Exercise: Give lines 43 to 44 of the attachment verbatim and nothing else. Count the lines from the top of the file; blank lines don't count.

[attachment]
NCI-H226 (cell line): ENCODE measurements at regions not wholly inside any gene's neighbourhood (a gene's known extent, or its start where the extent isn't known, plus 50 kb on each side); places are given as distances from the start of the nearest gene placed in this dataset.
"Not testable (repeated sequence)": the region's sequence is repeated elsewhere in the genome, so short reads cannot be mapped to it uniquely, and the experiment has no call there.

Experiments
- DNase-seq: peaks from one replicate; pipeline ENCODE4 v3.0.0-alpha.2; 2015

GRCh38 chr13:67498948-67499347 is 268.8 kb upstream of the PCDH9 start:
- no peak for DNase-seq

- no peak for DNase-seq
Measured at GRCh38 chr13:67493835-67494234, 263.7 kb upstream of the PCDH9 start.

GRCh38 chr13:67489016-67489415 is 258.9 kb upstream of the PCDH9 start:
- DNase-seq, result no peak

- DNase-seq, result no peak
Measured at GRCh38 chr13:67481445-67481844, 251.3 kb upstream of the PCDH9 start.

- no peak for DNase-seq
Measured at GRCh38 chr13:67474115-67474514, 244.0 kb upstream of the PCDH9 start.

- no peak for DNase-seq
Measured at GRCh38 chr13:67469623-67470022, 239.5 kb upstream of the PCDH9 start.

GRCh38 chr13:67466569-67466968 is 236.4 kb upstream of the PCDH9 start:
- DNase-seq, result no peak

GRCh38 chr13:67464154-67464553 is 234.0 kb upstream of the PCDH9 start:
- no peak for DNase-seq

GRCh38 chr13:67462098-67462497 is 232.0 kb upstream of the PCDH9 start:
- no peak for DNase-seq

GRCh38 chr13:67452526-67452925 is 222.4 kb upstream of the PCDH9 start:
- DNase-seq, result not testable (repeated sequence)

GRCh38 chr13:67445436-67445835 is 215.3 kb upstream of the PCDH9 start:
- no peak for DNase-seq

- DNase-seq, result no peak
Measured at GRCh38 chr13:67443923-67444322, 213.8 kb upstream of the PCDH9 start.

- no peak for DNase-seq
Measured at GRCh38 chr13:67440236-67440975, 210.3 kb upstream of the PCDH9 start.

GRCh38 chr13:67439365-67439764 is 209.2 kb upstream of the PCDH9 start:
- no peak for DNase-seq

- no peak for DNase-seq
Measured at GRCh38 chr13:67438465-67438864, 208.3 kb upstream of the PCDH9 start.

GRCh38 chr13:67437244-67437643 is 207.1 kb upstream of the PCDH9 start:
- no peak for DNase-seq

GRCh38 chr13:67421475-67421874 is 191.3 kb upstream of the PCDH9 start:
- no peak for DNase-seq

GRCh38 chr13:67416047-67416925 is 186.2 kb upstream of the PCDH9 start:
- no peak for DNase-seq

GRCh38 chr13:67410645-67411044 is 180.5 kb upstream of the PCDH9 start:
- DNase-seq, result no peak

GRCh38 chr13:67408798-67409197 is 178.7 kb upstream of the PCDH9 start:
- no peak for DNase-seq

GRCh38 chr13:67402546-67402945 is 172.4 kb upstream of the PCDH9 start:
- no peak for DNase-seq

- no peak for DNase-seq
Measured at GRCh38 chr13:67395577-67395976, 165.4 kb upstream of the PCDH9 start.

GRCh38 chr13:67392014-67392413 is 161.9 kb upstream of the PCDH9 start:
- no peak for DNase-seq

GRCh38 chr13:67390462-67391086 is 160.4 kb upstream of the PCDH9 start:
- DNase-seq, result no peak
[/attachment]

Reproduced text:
GRCh38 chr13:67408798-67409197 is 178.7 kb upstream of the PCDH9 start:
- no peak for DNase-seq